Nicknames: I’m guessing we all have at least one and that it tends to be a term of endearment. If we don’t, I bet we can recall one or two from childhood that may have been anything but endearing!
But nicknames needn’t apply only to people. From my early days I recall making up fun names for places and things—a light-hearted diversion from everyday life. The grimy bus shelter, the telephone box at the end of the street, the fish ’n’ chip shop: each had a fitting pet name of its own.
I’ve never grown out of my love for nicknames; they seem to make life just that bit more interesting. I find when I shorten a word, the shortening adds something—it brings a smile or a chuckle. Nevertheless, nicknaming is a serious pastime: even our houseplants have names. It’s too wordy to ask if someone’s watered the new Phalaenopsis, so an orchid becomes Phoebe, named after the Goddess of the Moon—easy to remember because it’s big and it’s white! The fig, with its scant three letters, seemed destined to be nameless, but not for long. When we brought it home, it was young and fragile and there were instructions to follow. As for an infant, its “room” was ready and waiting. We named it Figaro and Figaro’s personality has developed with every bud and leaf. He’s part of the family; he has a name, he’s not just another object. Fig number two, Fidelio, was named even before we got him home.
In this hectic world of busy-ness we continue to trim and clip monikers, reasoning that it will save time and one can always do with more of that!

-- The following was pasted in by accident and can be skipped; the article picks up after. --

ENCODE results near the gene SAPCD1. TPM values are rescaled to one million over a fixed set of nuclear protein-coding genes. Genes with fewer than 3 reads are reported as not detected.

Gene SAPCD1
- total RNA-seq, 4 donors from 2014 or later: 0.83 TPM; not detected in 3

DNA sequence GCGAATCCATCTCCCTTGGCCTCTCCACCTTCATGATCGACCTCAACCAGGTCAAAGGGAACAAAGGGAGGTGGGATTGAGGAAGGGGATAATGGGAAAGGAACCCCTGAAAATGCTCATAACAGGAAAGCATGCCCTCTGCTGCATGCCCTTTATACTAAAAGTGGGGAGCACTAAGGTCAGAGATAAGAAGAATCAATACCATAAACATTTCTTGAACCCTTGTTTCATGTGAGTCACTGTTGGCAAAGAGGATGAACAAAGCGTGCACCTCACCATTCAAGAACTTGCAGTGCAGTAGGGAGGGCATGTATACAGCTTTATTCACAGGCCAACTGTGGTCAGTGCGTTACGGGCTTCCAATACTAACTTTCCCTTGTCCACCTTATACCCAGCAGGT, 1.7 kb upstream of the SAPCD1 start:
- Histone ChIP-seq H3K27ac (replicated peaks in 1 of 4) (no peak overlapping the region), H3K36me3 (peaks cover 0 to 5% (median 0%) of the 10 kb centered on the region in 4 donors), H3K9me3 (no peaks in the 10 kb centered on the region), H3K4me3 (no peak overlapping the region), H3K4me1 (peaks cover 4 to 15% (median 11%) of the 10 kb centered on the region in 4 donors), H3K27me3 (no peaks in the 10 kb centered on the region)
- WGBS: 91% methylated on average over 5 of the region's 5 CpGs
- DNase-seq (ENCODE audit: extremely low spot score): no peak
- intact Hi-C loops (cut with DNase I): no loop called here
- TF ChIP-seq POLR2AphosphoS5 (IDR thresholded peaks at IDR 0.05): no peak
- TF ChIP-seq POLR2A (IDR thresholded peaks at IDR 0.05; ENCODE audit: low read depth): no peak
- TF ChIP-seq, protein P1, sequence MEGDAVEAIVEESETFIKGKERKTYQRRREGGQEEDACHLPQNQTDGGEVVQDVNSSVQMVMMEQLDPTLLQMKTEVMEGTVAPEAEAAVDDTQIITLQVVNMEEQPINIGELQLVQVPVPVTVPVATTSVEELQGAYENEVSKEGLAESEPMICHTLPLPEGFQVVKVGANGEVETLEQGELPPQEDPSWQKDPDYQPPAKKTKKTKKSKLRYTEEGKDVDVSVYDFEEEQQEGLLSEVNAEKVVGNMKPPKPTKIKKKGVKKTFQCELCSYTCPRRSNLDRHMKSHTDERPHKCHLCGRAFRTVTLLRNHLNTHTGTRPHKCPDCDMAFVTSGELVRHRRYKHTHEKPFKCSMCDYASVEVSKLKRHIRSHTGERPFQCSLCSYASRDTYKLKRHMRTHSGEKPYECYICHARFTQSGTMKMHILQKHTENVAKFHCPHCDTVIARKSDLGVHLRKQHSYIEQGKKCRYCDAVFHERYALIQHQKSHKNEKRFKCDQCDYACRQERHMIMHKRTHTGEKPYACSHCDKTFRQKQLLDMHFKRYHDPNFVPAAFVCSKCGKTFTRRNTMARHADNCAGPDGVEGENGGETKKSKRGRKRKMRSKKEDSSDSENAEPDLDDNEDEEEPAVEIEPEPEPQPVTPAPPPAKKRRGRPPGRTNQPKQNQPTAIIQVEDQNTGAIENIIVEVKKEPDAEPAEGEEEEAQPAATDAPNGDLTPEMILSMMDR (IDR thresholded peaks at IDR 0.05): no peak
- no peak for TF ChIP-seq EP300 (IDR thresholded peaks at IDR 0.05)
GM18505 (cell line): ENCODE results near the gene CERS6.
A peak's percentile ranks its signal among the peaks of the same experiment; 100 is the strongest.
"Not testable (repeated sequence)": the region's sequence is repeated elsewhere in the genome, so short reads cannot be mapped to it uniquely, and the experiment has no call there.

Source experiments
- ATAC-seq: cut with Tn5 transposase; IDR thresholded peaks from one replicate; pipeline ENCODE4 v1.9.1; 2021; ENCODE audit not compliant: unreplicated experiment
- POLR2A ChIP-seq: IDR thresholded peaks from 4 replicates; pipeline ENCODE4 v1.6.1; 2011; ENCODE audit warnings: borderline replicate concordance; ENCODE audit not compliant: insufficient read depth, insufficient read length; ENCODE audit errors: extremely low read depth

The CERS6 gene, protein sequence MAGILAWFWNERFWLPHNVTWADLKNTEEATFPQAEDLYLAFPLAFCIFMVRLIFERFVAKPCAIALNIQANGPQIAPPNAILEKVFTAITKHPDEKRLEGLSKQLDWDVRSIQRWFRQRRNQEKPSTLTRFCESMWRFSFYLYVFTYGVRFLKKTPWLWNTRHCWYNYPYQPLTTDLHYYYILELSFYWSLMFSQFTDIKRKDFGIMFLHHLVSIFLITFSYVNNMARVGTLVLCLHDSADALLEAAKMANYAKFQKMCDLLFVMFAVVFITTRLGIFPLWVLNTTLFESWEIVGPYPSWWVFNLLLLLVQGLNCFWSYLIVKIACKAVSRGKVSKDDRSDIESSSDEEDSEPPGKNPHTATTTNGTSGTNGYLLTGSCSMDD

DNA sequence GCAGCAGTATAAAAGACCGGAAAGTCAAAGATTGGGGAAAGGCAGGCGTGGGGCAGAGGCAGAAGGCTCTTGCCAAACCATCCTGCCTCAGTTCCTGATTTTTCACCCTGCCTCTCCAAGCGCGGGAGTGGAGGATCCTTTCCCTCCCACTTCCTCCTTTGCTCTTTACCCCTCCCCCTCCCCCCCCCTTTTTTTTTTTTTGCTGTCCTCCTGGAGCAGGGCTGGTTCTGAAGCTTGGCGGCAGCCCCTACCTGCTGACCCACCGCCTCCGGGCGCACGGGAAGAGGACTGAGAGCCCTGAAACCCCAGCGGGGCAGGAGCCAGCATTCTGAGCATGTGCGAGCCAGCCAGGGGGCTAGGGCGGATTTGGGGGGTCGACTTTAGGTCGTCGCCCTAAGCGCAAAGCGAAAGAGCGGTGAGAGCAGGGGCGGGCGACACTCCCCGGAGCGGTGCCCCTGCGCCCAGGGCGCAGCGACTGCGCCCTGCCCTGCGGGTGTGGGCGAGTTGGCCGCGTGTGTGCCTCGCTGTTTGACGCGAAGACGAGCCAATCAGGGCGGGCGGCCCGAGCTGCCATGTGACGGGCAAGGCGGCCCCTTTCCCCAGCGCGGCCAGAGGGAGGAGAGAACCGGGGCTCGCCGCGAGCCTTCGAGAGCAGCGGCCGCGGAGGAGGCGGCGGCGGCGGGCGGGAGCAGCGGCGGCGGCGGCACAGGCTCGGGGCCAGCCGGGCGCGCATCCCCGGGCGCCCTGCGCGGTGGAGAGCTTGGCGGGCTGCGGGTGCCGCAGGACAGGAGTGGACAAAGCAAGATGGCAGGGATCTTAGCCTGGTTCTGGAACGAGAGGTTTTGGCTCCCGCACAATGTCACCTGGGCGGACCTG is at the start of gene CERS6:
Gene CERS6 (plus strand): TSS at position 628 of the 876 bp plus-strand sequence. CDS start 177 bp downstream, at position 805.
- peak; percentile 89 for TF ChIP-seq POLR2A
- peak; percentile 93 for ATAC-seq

“Where’s the street map?” my husband asks.
“It’s in the downstairs?…” I start to say, “… computer room.”
A whole nine syllables! It’s not been the computer room since we bought the laptop five years ago. How much shorter and more helpful to say it’s in The Burrow, my small hide-a-way workplace under the stairs.
The same logic applies to naming other rooms and, occasionally, a piece of furniture. “The cupboard in the hallway” (seven syllables and dull beyond words) needed to be called something other than “the cupboard in the hallway” and not be confused with “The Ikea” chest, in the same hallway—obviously named before we started dishing out the pseudonyms.
More recently we’ve turned our attention to shop names which can be bland and unimaginative. A flurry of creativity ensued. The name of one eatery hardly rolls off the tongue, but their snacks are the best. So now, we enjoy a cup of coffee, just a little more than before, at?… Muffins.
Overwaitea is a difficult one and Save-on-Foods is another mouthful. But play around with word associations or forays into other languages and … bingo! Save-On becomes savon, French for soap, Suds for short, which is where we now buy half of our weekly groceries.
Real Canadian Superstore took a while. The answer came after a detour to the other side of the pond. Superstore’s home brand is President’s Choice (PC), which in England is short for Police Constable. Stay with me here! The first policemen were nicknamed “Bobbies” after Sir Robert Peel, creator of the Metropolitan Police. So, in this neck of the woods, Superstore has been renamed, and guess what—it’s catching on. At least three neighbouring households now refer to the biggest shop in town, as Bob’s.
Any new purchases are regarded by friends with mild amusement. “What do you call it then?” they ask of the new laptop and the new car. My naming things is now an accepted and expected practice.
Sharing these name changes farther afield, I learn that the village mini-bus, which takes my mum and her friends on little trips around the countryside and for weekly groceries, is called Lily. Our neighbours call their favourite famous chocolates “Fairy Rockets.” Another gives a French twist to anything she views as mundane—just, she says, because it’s fun to do. So don’t feel foolish about renaming stuff. Give it a whirl.
I’m signing off now on Pippin. I could never call my new Apple computer Jonathon or Granny Smith!
Kit-Kat (short for?… ).